arabic special character;

- "numbers", character sequences starting with a digit. A "number" will be

translated in the normal writing sequence from left to right even if it
contains letters and/or special characters;

- "arabic quotes", coded as two left quotes or two right quotes each;

- "words", character sequences starting with a letter or special character

followed by a letter. The (coded) characters of a word will in the
output be arranged from right to left.

- TeX/LaTeX control sequences WITHOUT parameters. These will be executed


- ArabTeX control sequences with or without parameters. These will be

executed immediately.

- a sequence of items enclosed in curly braces { and }. The output from

the constituents will be arranged from right to left and must fit on one
output line. As far as TeX is concerned, this is NO group. This feature
may not be nested.

Output from all items will be arranged from right to left, lines will be
broken as necessary.

Inside an Arabic Environment, but NOT in an arabic quotation, you may also

- short mathematical insertions, bracketed by SINGLE $ signs. They must

fit on one output line and are processed as usual;

- short non-arabic text quotations, bracketed by < and >. These must fit
on one output line and introduce a new level of grouping, so if they
contain any TeX/LaTeX assignments the effects of these will be local.
Control sequences in an Arabic Environment may be of the following kinds:

- ArabTeX option changing commands. These may also be used outside an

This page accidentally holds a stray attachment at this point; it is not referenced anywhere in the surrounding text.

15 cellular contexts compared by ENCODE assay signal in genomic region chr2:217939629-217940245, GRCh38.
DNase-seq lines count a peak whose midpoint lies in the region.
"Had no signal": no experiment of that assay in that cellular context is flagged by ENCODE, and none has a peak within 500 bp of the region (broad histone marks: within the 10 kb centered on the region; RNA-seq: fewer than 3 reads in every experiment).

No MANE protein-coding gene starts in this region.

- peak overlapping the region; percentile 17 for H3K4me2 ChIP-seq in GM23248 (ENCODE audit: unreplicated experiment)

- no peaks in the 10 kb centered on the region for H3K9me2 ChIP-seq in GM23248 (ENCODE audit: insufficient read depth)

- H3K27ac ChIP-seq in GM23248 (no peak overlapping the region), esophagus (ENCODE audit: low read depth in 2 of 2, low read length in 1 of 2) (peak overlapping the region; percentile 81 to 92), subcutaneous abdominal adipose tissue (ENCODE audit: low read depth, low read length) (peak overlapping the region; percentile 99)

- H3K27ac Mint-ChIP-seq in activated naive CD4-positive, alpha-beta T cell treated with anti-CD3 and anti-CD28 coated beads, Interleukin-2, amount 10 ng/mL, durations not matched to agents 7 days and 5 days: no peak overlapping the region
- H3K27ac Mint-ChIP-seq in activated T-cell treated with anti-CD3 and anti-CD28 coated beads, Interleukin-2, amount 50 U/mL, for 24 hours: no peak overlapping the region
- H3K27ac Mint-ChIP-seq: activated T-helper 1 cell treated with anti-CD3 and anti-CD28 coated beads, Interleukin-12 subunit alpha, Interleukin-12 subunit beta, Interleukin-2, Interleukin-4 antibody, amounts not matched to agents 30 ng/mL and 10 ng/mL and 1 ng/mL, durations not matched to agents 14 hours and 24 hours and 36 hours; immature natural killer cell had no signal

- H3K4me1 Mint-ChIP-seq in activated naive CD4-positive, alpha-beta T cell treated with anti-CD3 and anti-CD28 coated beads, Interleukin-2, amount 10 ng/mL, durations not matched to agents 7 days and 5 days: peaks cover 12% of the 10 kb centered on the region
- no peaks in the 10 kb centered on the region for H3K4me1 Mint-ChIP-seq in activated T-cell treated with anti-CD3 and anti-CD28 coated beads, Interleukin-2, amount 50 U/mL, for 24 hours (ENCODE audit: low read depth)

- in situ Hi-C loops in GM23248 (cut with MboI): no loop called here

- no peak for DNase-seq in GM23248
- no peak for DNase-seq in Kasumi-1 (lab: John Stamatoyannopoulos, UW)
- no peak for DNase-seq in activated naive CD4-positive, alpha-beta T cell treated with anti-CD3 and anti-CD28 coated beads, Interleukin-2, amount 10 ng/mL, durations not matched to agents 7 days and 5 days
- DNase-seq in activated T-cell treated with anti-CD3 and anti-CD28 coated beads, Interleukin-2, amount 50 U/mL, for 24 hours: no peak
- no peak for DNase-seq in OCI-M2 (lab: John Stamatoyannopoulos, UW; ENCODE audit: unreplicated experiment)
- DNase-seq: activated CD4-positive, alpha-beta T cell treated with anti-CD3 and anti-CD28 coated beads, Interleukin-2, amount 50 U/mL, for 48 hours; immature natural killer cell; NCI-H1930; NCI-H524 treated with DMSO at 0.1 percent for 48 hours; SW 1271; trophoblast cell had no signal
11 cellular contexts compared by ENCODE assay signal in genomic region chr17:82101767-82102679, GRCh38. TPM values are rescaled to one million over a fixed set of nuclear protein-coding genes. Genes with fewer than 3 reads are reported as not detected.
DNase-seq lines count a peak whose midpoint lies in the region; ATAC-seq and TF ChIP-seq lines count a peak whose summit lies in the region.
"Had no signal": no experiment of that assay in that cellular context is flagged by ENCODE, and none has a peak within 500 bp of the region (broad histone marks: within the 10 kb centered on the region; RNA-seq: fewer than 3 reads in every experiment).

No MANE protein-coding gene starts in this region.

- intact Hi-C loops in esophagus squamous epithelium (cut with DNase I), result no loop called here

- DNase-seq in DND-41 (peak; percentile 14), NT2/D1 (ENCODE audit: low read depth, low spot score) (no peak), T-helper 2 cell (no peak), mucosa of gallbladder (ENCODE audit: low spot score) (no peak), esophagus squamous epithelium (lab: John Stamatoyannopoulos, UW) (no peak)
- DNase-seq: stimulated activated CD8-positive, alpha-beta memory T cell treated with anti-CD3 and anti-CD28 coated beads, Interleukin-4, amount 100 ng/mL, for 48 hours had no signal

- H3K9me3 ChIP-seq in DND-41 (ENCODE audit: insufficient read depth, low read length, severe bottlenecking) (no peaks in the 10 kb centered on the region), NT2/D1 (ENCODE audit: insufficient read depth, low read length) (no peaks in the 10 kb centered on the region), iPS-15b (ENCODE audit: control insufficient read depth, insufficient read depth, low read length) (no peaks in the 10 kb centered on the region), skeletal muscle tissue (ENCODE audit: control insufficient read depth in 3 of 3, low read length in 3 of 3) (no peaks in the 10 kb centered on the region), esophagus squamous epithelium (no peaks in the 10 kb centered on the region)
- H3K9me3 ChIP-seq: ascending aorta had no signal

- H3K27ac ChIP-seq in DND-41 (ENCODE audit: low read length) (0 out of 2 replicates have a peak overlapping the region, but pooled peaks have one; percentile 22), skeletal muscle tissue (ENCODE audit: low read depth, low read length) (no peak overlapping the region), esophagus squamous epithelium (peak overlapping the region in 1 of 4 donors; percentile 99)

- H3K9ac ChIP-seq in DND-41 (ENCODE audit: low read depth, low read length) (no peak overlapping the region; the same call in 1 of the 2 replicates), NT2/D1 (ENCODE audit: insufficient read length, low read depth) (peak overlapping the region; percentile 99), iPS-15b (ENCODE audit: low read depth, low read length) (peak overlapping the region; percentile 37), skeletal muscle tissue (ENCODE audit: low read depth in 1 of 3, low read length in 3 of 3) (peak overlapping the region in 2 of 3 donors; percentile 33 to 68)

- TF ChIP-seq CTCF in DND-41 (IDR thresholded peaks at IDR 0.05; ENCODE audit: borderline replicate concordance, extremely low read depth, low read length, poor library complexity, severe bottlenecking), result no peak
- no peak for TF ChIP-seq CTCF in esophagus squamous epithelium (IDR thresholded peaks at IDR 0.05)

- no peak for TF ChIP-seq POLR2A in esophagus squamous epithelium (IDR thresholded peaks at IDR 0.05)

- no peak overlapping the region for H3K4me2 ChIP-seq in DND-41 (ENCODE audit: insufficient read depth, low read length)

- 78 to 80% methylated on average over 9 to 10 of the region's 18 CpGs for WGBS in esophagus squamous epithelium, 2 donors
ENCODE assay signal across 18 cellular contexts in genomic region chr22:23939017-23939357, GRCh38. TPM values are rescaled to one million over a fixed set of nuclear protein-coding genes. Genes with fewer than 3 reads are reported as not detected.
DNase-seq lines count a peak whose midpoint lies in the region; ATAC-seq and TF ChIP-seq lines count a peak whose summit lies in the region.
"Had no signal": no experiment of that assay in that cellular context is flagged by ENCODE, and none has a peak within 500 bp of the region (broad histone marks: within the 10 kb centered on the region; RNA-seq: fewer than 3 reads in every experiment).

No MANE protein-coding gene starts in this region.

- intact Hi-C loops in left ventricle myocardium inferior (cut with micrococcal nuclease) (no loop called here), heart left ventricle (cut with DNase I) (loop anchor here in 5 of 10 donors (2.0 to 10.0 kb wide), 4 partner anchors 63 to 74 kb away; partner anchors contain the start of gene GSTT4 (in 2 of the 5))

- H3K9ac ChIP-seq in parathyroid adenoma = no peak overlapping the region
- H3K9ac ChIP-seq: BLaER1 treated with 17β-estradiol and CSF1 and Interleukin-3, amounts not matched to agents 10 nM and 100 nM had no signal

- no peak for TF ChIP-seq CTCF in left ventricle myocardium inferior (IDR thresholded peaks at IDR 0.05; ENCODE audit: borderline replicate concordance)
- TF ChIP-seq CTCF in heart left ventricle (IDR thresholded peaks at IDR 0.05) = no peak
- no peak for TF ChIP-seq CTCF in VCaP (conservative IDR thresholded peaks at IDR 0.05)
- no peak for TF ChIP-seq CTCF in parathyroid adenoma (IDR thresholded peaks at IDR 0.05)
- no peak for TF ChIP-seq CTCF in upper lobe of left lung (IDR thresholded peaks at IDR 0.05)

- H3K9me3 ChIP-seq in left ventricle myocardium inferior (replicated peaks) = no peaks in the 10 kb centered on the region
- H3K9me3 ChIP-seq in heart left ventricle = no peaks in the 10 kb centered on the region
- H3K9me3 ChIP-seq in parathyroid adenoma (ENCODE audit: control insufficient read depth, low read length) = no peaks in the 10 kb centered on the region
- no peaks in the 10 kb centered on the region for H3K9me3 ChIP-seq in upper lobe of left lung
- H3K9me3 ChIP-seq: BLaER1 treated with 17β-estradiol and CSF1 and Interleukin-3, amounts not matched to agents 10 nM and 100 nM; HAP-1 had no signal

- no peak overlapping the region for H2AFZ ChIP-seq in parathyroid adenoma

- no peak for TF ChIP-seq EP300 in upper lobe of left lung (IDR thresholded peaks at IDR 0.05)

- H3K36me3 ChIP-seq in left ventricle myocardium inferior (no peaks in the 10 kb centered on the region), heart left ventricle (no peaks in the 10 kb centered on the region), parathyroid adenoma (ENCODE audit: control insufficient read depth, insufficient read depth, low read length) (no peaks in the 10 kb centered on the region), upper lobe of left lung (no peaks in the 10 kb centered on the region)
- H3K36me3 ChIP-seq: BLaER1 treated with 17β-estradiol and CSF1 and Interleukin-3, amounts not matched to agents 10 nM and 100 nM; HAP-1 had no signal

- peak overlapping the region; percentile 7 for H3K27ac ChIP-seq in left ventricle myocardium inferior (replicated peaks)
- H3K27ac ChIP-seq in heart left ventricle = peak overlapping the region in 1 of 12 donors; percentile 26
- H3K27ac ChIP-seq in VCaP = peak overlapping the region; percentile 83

Arabic Environment and generally have a global effect;

- \\ for a new line;

- \par (or a blank line) for a new paragraph, \noindent for a new paragraph
without indentation (NOT in arabic quotations);

- \emphasize <item> will put a bar over the next <item>;

- \setnash, \setnashbf, \setnastaliq font selection commands, see below;

- size changing LaTeX commands like \large etc., only if you use LaTeX;

- most other TeX/LaTeX commands make no sense in an Arabic Environment.

- you MUST NOT nest another LaTeX environment inside an Arabic Environment
(except possibly display math which we did not test, and might work);

- if you really need to use a control sequence with parameters, define a

new TeX macro or enclose the whole construct in curly braces { and }.

Font selection:

For space economy, only the Naskh font is available by default. With LaTeX,
additional fonts can be loaded by the document style options "nashbf"
and/or "nastaliq" (when available). Users of Plain TeX can load and define
suitable fonts themselves.

The following font selection commands are available:

- \setnash (default) selects the Naskh font.

- \setnashbf selects a bold-face version of Naskh.

- \setnastaliq selects the Nastaliq font.

If a font is not available or has not been loaded, the corresponding

command will select the default font.

With LaTeX, the size changing commands will also operate on the additional

Input coding:

The ASCII input notation for arabic text is modelled closely after the
transliteration standards ISO/R 233 and DIN 31 635. As these standards do